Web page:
• St. Luke's ELCA

Daily Inspiration - April 6, 2021

When it was evening on that day, the first day of the week, and the doors of the house where the disciples had met were barred for fear of the Jewish leaders, Jesus came and stood among them and said, “Peace be with you.” After he said this, he showed them his hands and his side. Then the disciples rejoiced when they saw the Lord. Jesus said to them again, “Peace be with you. As the Father has sent me, so I send you.” When he had said this, he breathed on them and said to them, “Receive the Holy Spirit. If you forgive the sins of any, they are forgiven them; if you retain the sins of any, they are retained.” John 20:19-23

I’ve always enjoyed the resurrection stories in John, the way that the disciples (except Thomas) are all hiding away in the upper room afraid of the leaders of the temple and the Pharisees. Hidden away just as their ancestors were at the time of Moses during the Passover. Then, suddenly, Jesus appears within their midst. He says, “Peace be with you. As the Father has sent me, so I send you.” Breathing the Holy Spirit upon them, he proclaims, “Receive the Holy Spirit. If you forgive the sins of any, they are forgiven them; if you retain the sins of any, they are retained.”

Jesus is offering them shalom in the midst of their fear. But, that's not all. He's giving them a mission, sending them as his father sent him. Jesus is sending them out into the world to serve; to forgive sins. Jesus is sending them out to be to be God's representative in the world.

What amazes me about the disciples that day is that they stayed. They could have, should have, run out into the wilderness on Friday. Maybe they just didn’t know what to do now that Jesus was gone. Whatever the reason, they stayed hidden away in that locked upper room.

I often wondered what it would be like in that upper room. I never thought I would experience something like it, but in a way we have experienced it this year. We’re all locked away ourselves. Our current times can be scary, but like the Israelites of the Passover, we can’t see the danger. But it’s still there. We’re not staying locked away just out of fear. We are doing it out of love. Love for the other so that we don’t help to spread this terrible disease. Love for those who may be older, who may have a pre-existing condition, or for one reason or another can’t fight this sickness off.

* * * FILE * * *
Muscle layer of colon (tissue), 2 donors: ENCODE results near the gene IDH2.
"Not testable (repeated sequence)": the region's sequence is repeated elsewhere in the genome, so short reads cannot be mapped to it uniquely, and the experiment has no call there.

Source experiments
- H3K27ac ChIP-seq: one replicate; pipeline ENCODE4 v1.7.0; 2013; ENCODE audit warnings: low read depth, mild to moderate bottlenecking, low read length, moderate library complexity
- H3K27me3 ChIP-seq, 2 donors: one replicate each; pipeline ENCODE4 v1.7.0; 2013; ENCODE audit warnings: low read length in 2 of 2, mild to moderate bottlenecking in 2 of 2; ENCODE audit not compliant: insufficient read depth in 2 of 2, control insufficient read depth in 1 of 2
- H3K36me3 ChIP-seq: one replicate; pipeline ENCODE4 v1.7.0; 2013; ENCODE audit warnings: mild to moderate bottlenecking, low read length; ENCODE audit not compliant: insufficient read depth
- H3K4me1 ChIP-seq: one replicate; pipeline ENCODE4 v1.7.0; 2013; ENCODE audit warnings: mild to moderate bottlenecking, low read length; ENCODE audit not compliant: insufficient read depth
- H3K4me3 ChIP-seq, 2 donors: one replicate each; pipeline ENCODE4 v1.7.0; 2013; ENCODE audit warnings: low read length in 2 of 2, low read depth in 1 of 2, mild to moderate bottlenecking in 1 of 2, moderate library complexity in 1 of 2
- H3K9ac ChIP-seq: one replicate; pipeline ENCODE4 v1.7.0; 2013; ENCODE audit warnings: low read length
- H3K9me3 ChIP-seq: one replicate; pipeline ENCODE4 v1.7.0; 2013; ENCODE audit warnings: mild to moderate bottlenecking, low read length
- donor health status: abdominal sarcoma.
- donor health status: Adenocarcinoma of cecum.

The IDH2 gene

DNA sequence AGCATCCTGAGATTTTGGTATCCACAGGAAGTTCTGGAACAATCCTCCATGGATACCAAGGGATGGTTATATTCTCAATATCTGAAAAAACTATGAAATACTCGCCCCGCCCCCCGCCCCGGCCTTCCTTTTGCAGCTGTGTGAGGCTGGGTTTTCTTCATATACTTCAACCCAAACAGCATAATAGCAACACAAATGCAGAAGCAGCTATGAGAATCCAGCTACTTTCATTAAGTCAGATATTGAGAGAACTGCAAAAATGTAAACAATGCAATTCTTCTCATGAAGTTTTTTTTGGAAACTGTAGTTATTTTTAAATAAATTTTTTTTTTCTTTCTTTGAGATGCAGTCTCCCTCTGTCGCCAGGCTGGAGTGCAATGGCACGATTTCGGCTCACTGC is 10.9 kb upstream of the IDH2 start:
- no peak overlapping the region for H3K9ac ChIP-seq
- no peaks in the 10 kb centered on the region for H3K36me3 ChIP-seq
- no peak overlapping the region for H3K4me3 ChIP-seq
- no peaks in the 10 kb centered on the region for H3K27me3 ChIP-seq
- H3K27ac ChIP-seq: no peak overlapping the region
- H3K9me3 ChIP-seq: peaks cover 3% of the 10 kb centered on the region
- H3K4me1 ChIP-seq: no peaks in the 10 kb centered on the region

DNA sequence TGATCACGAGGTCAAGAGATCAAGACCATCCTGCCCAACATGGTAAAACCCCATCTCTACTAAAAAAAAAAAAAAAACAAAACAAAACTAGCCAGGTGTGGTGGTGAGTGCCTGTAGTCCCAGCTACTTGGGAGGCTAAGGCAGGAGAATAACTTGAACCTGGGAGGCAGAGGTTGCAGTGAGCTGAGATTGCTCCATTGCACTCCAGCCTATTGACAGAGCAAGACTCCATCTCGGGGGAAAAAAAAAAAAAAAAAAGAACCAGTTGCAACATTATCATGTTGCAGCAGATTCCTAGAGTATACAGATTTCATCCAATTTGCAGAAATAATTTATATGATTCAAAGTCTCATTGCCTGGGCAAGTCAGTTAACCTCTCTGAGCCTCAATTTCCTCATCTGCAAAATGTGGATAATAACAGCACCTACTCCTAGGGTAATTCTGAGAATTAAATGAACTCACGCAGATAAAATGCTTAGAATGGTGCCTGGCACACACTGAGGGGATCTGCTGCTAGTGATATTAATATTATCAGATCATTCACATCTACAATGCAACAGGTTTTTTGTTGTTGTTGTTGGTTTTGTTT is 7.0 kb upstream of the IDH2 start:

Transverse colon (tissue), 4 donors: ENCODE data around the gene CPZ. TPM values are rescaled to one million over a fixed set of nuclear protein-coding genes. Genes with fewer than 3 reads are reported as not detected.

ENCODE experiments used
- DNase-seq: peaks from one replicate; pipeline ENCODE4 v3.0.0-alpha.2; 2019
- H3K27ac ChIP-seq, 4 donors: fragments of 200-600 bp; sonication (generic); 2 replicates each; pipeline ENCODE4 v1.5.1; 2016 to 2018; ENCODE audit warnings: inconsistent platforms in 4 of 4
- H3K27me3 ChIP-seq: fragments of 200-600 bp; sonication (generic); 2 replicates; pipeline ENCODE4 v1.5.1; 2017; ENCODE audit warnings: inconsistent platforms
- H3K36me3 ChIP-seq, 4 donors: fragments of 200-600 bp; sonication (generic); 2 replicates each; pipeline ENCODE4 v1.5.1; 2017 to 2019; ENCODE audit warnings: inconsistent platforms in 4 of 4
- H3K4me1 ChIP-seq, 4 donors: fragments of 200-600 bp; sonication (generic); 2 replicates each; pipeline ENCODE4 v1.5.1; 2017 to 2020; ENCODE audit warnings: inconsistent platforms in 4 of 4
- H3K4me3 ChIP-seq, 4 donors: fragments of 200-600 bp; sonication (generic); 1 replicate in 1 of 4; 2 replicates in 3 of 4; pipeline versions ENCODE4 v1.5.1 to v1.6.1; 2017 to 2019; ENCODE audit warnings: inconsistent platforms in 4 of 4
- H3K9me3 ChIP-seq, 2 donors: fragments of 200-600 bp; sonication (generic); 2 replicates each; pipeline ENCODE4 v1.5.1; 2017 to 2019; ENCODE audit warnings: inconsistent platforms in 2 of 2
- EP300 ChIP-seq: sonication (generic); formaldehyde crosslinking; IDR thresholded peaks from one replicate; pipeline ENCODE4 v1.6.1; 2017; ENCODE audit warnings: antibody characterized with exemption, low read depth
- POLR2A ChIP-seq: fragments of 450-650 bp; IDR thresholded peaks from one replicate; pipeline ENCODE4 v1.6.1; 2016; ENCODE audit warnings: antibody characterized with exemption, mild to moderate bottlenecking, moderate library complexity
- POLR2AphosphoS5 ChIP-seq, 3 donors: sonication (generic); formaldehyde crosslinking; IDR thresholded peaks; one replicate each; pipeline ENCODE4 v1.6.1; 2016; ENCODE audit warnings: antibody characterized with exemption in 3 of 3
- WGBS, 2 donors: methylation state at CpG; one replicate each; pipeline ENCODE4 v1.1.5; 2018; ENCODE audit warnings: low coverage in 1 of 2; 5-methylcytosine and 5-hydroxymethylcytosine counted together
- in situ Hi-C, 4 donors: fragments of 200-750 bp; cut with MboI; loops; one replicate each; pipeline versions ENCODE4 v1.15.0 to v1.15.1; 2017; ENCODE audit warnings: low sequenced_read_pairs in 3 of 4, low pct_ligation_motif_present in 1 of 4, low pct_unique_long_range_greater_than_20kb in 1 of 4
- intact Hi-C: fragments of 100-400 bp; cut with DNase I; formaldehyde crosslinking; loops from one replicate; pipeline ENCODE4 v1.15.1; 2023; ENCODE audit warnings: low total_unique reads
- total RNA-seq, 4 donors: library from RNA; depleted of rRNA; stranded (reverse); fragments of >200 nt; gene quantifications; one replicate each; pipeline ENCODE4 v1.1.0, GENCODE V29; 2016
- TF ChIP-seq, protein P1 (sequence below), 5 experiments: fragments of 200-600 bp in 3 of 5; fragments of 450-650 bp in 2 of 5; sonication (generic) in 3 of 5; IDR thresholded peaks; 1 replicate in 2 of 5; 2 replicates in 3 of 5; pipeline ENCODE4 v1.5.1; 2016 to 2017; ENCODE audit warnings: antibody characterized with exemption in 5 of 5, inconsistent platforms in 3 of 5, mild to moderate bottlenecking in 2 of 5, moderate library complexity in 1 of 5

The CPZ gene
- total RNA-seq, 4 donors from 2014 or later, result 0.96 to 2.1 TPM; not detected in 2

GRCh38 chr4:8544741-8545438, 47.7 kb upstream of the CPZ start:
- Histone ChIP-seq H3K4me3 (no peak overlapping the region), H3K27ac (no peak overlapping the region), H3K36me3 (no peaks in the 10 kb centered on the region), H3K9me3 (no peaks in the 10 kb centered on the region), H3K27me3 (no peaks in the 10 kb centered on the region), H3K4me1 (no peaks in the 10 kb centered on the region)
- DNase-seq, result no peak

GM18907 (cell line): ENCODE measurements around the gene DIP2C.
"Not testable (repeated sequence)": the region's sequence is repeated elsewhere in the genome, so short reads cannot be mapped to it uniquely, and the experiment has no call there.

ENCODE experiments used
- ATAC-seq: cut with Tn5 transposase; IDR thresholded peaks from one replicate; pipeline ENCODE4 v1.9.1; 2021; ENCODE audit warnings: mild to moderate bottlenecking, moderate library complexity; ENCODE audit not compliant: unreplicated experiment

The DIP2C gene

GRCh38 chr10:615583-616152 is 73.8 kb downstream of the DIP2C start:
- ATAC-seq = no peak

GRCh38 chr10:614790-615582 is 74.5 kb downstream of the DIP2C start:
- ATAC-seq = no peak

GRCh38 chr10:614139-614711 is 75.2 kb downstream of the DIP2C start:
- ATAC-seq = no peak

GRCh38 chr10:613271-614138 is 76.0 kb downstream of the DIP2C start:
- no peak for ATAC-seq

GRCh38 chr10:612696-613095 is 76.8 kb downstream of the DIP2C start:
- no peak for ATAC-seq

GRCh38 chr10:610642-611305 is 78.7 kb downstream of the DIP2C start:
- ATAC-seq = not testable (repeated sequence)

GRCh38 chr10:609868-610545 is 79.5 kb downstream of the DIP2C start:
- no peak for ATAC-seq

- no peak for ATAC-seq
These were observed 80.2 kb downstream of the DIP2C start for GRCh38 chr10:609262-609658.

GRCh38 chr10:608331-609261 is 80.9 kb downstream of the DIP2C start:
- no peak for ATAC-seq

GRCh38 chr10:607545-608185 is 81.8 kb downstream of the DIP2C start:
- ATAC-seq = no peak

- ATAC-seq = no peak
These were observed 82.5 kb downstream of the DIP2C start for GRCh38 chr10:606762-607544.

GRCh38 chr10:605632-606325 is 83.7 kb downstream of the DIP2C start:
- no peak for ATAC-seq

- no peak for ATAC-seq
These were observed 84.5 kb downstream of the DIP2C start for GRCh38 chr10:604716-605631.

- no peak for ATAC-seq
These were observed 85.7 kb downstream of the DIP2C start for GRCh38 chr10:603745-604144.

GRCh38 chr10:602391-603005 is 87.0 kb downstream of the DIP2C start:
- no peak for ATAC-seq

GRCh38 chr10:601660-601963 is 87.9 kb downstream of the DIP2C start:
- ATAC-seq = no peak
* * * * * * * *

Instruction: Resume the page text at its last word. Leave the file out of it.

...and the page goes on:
Now, we might want to say “I’ve had enough. I want to go out and about” but that’s not answering the call of Jesus. Jesus sends us as the father sent him, to do the loving thing and the loving thing for us is to stay put. We are so close. Many have received the vaccine and as each day passes, more are receiving this gift from God working through science and medical professionals. How fitting that the vaccine is reaching out to almost all people. In a way, this gives us new life to carry out the mission of Christ. I also believe that the same Spirit that Jesus breathed into the first disciples is holding us together as one, even when we’re apart; giving us the courage to stay in for the other as we near the end of this time of isolation.

This is truly one of those times when we realize that Easter isn’t about me. Easter isn’t about what I want. Easter is about what the other needs. You will learn, if you have not already, that one of my favorite sayings is “people are always more important than things”. In this last year we have been able to show this by our actions to protect the other. Through the Holy Spirit, Jesus empowers us to show the love of Christ. We are called to serve Christ by serving one another.

I pray for us during this time of new life, as we journey out of our long year of separation and struggle. I pray that we continue to serve by our words and our actions. I pray that when we once again gather together, that we do so caring for each other as we bring praise to the God of love who has led us through our long struggle.

Amen.

Pastor Tim




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